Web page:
The Turtle Project
Received an email from a lady wanting to assemble a sea turtle
skeleton, and I sent her what illustrations I had - End of story. . . .   

Until. . .
In the spring of 2011 I received another email from this same person
asking, essentially, if she showed up in Alaska with the turtle
skeleton, would there be a time I could articulate it or help her
articulate it? It was going to be a busy summer for me, but I had one
week in August that could conceivably work.

I wasn't totally confident I would want to invite a total stranger
to work with me for a week. While I've never had a disastrous project
due to personality issues, there is always a first time. After hearing
how attached this person  was to those bones (this was her baby),
combined with her determination to get the skeleton
assembled, I invited her to come.
Joanie Sarno with her baby
a loggerhead sea turtle skeleton.
The Boneman was allowed to hold it. .
Joanie Sarno, a science teacher from New Jersey, made arrangements, showed up, and in
five extended days, we got the turtle skeleton assembled.

This had to be the most difficult skeleton I've ever worked on! The bones were weird. Many of the pieces did
not match anything I am familiar with  in any other animal skeletons I have done! Some of the bones  float -  
other bone sections articulate to each other but it wasn't obvious how they attached to the rest of the skeleton!

The upper shell was composed of about 45 pieces. Some of those pieces fastened to 4 - 6 other bones. Some
of the big shell sections were warped and a few pieces were totally missing. Joanie had fabricated many of the
missing pieces ahead of time, others were sculpted during the assembly. It helped a lot that Joanie had become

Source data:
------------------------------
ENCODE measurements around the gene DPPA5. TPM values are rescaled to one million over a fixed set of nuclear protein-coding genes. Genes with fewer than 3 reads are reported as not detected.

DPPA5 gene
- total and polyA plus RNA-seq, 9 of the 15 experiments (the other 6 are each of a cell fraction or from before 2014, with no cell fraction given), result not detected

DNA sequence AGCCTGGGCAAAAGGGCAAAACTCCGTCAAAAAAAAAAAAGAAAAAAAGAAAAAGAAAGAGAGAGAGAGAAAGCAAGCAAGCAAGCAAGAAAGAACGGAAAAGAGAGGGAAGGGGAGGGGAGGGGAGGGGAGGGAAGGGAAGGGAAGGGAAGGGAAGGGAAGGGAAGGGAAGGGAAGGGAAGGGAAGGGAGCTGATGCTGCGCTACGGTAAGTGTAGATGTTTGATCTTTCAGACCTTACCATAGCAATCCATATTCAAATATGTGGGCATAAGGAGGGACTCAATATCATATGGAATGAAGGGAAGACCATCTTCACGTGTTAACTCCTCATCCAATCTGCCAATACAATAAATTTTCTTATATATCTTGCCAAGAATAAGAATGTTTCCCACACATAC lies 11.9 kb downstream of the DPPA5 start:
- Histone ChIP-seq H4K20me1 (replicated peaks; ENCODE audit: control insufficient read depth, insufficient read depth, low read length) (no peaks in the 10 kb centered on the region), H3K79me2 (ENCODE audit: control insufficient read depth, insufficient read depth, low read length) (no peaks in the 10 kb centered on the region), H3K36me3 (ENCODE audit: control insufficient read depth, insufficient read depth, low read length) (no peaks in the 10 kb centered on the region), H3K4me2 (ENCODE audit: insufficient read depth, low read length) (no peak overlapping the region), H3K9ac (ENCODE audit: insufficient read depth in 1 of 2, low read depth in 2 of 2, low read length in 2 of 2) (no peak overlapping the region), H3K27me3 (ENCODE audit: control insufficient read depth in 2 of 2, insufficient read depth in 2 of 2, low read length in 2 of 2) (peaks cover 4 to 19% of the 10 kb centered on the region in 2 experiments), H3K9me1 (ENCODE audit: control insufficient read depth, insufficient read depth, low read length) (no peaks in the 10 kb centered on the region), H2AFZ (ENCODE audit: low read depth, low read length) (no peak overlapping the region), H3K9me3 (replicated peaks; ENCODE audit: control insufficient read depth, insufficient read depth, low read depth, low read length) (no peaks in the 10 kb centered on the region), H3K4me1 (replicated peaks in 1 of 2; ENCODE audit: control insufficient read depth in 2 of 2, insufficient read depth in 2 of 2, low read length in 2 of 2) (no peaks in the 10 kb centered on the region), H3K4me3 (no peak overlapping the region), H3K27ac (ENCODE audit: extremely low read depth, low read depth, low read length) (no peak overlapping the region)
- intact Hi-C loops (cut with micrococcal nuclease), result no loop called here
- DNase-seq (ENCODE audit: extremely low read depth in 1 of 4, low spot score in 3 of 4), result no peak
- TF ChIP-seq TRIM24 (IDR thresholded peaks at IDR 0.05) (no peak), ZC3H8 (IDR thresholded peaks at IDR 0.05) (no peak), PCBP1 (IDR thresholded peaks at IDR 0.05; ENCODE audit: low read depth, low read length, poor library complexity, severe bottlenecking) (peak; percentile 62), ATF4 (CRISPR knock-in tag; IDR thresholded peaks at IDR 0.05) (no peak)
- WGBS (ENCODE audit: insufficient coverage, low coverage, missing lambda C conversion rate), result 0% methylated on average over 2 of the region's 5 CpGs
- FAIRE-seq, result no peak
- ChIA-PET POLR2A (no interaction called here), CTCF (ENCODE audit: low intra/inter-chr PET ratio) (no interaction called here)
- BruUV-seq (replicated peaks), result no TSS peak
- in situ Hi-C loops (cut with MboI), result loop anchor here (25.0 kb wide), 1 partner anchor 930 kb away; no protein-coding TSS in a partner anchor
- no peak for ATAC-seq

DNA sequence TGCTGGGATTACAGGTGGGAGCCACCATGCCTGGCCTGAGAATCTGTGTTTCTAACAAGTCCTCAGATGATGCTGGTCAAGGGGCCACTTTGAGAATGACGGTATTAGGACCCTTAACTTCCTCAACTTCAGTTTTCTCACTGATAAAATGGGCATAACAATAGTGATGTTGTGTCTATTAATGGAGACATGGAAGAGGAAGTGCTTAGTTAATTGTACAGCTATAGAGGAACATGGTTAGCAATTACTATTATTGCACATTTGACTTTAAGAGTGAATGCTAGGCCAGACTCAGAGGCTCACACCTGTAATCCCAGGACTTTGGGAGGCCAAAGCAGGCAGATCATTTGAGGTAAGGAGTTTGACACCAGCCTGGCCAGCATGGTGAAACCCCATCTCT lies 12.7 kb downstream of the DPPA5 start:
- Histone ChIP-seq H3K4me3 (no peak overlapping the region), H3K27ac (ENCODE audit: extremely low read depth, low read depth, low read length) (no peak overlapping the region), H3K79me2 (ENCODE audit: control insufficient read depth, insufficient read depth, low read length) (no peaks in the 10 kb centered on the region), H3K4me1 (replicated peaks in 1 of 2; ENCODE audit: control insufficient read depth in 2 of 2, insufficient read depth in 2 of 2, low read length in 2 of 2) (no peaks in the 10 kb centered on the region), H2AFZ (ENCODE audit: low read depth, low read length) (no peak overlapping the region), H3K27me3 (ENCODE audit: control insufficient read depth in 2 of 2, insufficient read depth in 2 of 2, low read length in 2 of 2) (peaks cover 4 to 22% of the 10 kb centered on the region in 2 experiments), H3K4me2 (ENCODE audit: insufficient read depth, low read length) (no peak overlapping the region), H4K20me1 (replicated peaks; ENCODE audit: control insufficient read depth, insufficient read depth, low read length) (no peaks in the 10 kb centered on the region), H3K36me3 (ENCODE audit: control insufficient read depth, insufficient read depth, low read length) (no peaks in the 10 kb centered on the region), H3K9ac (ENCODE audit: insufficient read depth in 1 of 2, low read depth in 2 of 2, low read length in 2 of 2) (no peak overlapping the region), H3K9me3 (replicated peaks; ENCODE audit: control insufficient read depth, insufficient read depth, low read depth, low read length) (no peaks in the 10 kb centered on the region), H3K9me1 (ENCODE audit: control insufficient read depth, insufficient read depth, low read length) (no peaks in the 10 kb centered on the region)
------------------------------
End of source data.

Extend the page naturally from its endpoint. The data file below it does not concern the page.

so intimately familiar with the individual bones. She had previously made a good attempt at assembling this on
her own before giving up and taking it back apart.

When the turtle (which we keyed out to be a loggerhead sea turtle) was completed, we took it to the bookstore
where I work, and it immediately attracted a crowd. One observer asked, with all seriousness, if we were going
to let it go on the beach. . .No . . . But we did take it for a romp on an Alaskan beach before we crated it up to
be sent back to New Jersey where it will be displayed in Joanie's school. The turtle is swimming on display at
the William Davies Middle School in Mays Landing, New Jersey.
Joanie did an extremely good job working on this turtle skeleton (for which she has a federal permit for
educational purposes) considering that many of the pieces were missing. May enthusiasm like hers never end!

This was my main bone project of that summer (2011). Alaskan summers are short and intense. With extended
daylight hours and cool temperatures, Alaskans work and play hard in the summers, knowing that winters here
are as long and dark as the summers are short and light.

This is the second sea turtle I've worked on. The first being a green sea turtle, that landed on a beach in Homer,
Alaska, after coming North in a bubble of warm water during an El Nina year. That turtle skeleton (done as a
senior project by a Homer High School student) is currently on display in the Pratt Museum here in Homer.

If anyone has a complete, unarticulated sea turtle skeleton---Let's talk! I would consider donating my time to
assemble it, in exchange for using it as a subject for purposes of writing a manual for the articulation of a sea
turtle skeleton. They are world-class, cool skeletons and extremely challenging to put together. . .and hopefully,
I'm not done with them yet.
Step by step guides for the
preparation and articulation of
animal skeletons.
BY LEE POST (a.k.a. Boneman)  copyright 2005 by Lee Post                                                      Illustrations copyright  by Lee Post. All Rights Reserved                                                                        Merry Web Designs copyright 2005
THIS SITE LAST UPDATED: February 20, 2016